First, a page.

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Warner Music Vision (2004)
Mac-tastic...200 collective years and still the business

Fleetwood Mac

Let me put my cards firmly on the table. The Buckingham Nicks Mac line-up is one of my favourite bands and The Dance (1997) - despite it’s invited audience and made for TV gloss - my all time favourite ‘live’ DVD. So the prospect of reviewing this Say You Will tour DVD (recorded in Boston over two nights in September 2003) had me fairly ‘gagging for it’.

First impressions (before even getting the DVD in the player) are excellent - a lavish, boxed fold out sleeve containing two 12 track DVDs (an entire concert) and a 10 track CD culled from the DVD material. The only minor disappointment was the wafer thin booklet that contains little more than the track listing and credits.

But sod the packaging - the burning question was could the Christine McVie-less Mac deliver the same sort of mesmerising and emotionally charged viewing as The Dance? A quick look at the track list reveals a 12 track overlap, but then what Mac gig would be complete without classics such as The Chain, Dreams, Rhiannon, Gold Dust Woman and Go Your Own Way - to name but a handful?

So without further ado, it was crack open a beer, kill the lights and crank up the volume!

As with any Mac gig the show opens with Mick Fleetwood’s thumping bass drum opening to The Chain. The lights spill onto Buckingham and Nicks - looking every inch the elder statesman and his first lady (they’d no doubt give Bush and Kerry a serious run for their money) and we’re off at full pace - John McVie’s bass literally shaking your fillings. Wonderful.

Dreams follows and you realise there’s something missing - Christine McVie’s floating backing vocals - her absence gives the overall sound a slightly harder edge than we’ve heard before. Stevie Nicks is in quite magnificent vocal form, as is Buckingham on co-vocals and guitar. The omens are looking good.

Eyes Of The World, from Mirage, sees Mick Fleetwood holding down a furious rhythm, grinning like a dervish and clearly having the time of his life. It must be wonderful to still get such a thrill from the day job when you’re eligible for a bus pass.

Peacekeeper and Second Hand News follow. Mac are coasting. Say You Will is excellent. Never Going Back Again sees the spotlight fall on Buckingham and his acoustic prowess and it doesn’t disappoint. It equals anything on The Dance and is the best track so far. And to be able to follow it with Rhiannon...Come sees Buckingham centre stage again - a delicate and sensitive opening showcasing his vocals before rocking like a bitch. Awesome. And again Buckingham and Nicks shine on Gypsy.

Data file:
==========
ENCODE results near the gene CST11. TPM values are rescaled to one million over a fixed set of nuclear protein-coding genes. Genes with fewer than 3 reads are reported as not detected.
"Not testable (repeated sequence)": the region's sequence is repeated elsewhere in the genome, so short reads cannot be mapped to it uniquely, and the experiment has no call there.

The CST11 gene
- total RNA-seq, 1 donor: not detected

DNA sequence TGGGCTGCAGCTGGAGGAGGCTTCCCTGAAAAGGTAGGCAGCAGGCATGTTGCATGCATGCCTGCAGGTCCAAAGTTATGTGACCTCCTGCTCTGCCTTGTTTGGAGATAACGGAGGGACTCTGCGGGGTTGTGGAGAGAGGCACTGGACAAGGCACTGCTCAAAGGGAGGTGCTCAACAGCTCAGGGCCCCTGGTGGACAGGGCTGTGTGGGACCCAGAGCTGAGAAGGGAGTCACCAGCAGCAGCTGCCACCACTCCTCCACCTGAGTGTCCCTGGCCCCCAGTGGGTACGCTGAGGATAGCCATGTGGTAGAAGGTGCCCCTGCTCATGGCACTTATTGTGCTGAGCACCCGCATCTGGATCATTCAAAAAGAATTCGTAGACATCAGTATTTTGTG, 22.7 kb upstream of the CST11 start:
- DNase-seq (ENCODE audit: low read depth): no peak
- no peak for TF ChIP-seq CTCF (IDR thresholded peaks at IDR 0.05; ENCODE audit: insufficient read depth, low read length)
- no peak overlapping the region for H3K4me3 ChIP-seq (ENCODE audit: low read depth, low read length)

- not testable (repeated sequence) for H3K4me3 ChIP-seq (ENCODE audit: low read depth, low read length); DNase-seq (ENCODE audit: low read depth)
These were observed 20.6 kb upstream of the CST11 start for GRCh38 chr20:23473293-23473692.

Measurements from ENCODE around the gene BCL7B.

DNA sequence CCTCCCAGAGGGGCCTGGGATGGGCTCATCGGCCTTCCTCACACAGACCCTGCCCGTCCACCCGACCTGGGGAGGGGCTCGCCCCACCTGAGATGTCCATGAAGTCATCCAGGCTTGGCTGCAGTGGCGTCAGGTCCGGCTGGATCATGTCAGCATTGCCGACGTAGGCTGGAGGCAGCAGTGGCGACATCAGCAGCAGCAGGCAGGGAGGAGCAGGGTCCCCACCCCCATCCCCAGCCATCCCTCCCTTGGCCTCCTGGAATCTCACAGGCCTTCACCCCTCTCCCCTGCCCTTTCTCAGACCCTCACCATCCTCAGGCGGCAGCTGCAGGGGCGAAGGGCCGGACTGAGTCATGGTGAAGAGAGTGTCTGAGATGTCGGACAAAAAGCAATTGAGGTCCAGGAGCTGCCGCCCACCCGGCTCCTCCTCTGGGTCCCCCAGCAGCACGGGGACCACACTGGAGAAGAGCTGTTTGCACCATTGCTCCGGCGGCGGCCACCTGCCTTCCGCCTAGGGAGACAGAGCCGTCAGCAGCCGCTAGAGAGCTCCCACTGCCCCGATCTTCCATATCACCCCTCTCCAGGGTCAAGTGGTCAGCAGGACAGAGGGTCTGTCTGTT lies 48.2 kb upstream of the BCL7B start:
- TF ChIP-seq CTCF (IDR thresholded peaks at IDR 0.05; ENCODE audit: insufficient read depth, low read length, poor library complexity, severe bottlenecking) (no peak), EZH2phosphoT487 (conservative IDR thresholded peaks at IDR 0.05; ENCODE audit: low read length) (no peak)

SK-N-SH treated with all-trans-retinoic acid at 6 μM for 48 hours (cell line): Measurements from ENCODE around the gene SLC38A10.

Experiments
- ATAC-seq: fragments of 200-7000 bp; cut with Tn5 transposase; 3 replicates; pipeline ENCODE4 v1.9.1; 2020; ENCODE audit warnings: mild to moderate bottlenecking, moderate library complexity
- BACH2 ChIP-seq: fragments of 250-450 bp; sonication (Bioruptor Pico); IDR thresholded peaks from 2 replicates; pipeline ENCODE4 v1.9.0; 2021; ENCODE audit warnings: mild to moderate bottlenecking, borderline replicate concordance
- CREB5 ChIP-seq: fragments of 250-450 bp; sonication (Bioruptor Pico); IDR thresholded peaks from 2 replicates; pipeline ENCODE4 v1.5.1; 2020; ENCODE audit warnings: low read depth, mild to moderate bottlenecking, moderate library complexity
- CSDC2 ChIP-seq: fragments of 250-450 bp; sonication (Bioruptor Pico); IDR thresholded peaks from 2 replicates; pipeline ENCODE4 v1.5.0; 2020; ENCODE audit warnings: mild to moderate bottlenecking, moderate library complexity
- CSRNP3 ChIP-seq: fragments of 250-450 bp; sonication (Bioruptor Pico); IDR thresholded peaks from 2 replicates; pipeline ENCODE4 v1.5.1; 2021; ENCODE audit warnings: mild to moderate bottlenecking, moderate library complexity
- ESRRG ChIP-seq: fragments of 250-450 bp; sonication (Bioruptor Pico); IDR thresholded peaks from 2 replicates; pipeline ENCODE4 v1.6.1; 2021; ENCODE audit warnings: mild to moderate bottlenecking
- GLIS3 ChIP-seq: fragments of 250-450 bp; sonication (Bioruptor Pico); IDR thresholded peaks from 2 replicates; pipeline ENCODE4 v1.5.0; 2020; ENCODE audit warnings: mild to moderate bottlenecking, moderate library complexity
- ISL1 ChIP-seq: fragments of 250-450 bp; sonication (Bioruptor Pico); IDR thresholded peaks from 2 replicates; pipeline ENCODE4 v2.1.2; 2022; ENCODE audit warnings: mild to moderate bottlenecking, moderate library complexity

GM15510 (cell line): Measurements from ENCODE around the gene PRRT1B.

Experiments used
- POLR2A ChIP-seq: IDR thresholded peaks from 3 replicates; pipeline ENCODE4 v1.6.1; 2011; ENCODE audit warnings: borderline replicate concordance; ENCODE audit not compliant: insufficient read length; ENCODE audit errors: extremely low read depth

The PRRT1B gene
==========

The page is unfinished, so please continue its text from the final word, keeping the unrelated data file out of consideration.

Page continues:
Big Love and Landslide were two of the best tracks on The Dance. And here they close disc one. If anything Big Love is played at an even more frenetic pace and you get the feeling Buckingham just isn’t a man capable of going through the motions. It’s all or nothing. And it shows. Nicks dedicates Landslide to Buckingham and you can feel yourself choking back the tears. Another absolutely beautiful delivery. It really doesn’t get any better than this. Stevie just seems to get better as the years go by.

Disc two opens with Say Goodbye - a gentle acoustic duet and What’s The World Coming To, before Nicks delivers a rare rendition of Beautiful Child. Gold Dust Woman is delivered with the usual aplomb before an intense and immensely powerful I’m So Afraid - a real showstopper - a solid groove with a blues feels reminiscent of Mac’s roots and building to a crescendo of frenzy.

Silver Springs brings a brief respite, before Buckingham turns the heat up again with manic versions of Tusk, Stand Back and Go Your Own Way. And a word of praise must go to Taku Hirano who is exceptional on percussion.

Encores include World Turning featuring Mick Fleetwood’s entertaining seven or eight minute drum ‘solo’, a thunderous Don’t Stop and finally Goodbye Baby which closes Say You Will.

Better than The Dance? Maybe not. I couldn’t tell you just quite why - I’m still trying to fathom that one out. Live In Boston is packed with excellent performances and many moments equal The Dance. But The Dance felt like a joyous rebirth and celebration of the past, whereas Live In Boston is more like business as usual. Don’t get me wrong - it runs The Dance a damn close second, but it’s a bit like winning the Olympic gold without taking the world record.

As for the CD, some may say it’s a marketing ploy to ensure everyone shells out for both the DVD and CD. And for the cost of an extra CD - why not make it a double and replicate the entire DVD soundtrack? At least with the Dance CD there were five tracks that didn’t make the DVD. But what the hell, I’m splitting hairs. It wouldn’t be my selection, but nevertheless it’s a fine listen.

As the lights dim, Mick Fleetwood shouts ‘The Mac is back!’. Damn right. And despite having a combined age of well over 200 and more than a few grey hairs, these guys sure can rock. Buy that man a drink.


Review by Pete Whalley

© 2004 Fleetwood Mac/Warner Music Vision. All rights reserved.

***** Out of this world | **** Pretty damn fine |
*** OK, approach with caution unless you are a fan |
** Instant bargain bin fodder | * Ugly. Just ugly

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